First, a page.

Single-celled predator evolves human-like 'eye'
A single-celled marine plankton evolved a miniature version of a multi-cellular eye, possibly to help see its prey better, new research shows.
Washington: A single-celled marine plankton evolved a miniature version of a multi-cellular eye, possibly to help see its prey better, new research shows.
In fact, the 'ocelloid' within the planktonic predator looks so much like a complex eye that it was earlier mistaken for the eye of an animal that the plankton had eaten.
"It is an amazingly complex structure for a single-celled organism to have evolved," said lead author Greg Gavelis, a zoology PhD student at University of British Columbia (UBC).
"It contains a collection of sub-cellular organelles that look very much like the lens, cornea, iris and retina of multicellular eyes found in humans and other larger animals," Gavelis said.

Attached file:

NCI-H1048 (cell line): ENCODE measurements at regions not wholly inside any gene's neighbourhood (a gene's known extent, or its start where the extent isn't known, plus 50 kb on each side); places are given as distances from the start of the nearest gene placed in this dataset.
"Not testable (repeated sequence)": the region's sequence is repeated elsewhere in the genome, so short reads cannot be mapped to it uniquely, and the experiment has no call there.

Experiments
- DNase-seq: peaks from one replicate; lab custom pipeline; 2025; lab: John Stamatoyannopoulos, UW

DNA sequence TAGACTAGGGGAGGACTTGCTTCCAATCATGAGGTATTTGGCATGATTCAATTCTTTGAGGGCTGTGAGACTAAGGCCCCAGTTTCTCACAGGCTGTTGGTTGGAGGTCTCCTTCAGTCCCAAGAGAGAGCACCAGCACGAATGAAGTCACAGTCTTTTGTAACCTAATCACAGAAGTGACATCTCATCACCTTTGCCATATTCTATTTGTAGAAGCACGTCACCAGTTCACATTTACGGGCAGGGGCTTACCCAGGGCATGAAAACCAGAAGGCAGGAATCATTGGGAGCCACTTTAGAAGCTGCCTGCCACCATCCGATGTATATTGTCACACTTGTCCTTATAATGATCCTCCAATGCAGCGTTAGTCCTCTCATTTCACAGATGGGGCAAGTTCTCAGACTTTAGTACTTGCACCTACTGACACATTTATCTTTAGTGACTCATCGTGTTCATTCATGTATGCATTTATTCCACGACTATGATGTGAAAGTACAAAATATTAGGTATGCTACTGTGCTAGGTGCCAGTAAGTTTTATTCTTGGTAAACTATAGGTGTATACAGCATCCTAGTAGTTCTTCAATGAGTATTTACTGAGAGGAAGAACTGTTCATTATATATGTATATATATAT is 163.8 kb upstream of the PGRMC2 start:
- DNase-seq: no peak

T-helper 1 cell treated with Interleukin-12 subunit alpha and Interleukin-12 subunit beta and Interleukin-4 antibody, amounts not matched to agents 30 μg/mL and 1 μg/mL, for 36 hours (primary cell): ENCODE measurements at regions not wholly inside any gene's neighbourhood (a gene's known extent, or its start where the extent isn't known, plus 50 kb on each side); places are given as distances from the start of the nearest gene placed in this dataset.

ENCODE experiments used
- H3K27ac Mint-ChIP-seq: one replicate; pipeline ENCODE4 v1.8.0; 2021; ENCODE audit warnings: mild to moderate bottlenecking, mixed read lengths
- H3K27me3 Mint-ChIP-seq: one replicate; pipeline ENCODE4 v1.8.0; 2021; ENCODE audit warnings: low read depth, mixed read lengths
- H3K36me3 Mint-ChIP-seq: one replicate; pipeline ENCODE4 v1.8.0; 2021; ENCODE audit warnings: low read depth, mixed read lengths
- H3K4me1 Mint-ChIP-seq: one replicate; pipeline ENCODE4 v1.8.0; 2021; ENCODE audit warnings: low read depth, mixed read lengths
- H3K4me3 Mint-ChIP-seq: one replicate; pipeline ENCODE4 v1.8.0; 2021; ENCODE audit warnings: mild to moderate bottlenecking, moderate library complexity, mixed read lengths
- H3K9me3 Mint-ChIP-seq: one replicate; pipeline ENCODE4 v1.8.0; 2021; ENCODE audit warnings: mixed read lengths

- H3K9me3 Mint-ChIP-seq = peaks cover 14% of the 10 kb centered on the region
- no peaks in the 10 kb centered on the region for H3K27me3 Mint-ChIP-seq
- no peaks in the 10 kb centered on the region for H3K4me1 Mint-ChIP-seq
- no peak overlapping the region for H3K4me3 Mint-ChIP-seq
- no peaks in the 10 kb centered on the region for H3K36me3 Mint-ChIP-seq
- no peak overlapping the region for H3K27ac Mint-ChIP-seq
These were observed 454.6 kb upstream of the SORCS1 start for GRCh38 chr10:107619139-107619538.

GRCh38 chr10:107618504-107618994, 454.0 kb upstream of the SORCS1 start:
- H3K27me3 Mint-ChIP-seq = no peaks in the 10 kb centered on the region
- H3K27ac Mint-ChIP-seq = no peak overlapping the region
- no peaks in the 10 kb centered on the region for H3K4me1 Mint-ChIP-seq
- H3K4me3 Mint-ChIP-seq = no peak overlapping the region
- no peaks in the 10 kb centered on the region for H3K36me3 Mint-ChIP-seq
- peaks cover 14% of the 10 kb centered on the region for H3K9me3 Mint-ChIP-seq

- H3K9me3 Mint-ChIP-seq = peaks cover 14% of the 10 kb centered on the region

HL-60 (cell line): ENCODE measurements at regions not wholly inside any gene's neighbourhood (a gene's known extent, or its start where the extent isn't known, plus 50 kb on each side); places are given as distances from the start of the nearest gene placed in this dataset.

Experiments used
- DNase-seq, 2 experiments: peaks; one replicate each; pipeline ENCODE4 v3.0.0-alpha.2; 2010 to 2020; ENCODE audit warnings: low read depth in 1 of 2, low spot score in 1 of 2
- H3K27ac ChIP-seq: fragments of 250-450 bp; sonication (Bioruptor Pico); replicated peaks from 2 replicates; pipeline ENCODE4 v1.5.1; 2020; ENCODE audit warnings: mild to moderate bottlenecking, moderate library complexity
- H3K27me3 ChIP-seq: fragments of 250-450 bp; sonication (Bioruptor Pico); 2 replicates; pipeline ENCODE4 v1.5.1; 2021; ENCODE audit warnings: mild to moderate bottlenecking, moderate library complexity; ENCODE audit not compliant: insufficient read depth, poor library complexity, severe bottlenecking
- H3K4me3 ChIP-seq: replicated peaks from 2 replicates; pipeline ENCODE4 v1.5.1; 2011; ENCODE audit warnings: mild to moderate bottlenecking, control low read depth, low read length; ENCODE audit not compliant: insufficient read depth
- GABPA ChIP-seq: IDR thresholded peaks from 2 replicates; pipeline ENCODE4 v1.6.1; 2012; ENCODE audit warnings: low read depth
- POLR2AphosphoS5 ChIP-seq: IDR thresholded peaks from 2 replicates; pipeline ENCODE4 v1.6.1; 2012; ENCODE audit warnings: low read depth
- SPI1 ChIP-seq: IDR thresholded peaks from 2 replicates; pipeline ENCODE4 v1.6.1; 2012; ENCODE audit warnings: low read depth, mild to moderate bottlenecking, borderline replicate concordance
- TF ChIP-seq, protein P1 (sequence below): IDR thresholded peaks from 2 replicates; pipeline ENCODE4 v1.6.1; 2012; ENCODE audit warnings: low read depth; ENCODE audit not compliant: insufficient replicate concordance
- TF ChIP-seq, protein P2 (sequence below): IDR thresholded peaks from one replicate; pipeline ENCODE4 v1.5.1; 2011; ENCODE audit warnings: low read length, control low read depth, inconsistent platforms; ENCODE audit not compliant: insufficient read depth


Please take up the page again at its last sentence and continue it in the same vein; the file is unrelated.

Scientists do not excatly know how the marine plankton, called warnowiids, use the eye.
Warnowiids use small harpoon-like structures to hunt prey cells in the plankton, many of which are transparent.
The eye helps warnowiids detect shifts in light as it passes through their transparent prey.
The structure could then send chemical messages to other parts of the cell, showing them in which direction to hunt.
"The internal organisation of the retinal component of the ocelloid is reminiscent of the polarising filters on the lenses of cameras and sunglasses," said senior author Brian Leander and zoologist at UBC .
The team analysed the eye-like structure using state of the art microscopy that enabled the reconstruction of three dimensional structures at the subcellular level.
The work sheds new light on how different organisms -- in this case warnowiids and animals -- can evolve similar traits in response to their environments, a process known as convergent evolution.
"When we see such similar structural complexity at fundamentally different levels of organisation in lineages that are very distantly related, then you get a much deeper understanding of convergence," Leander said.
The study was outlined in the journal Nature.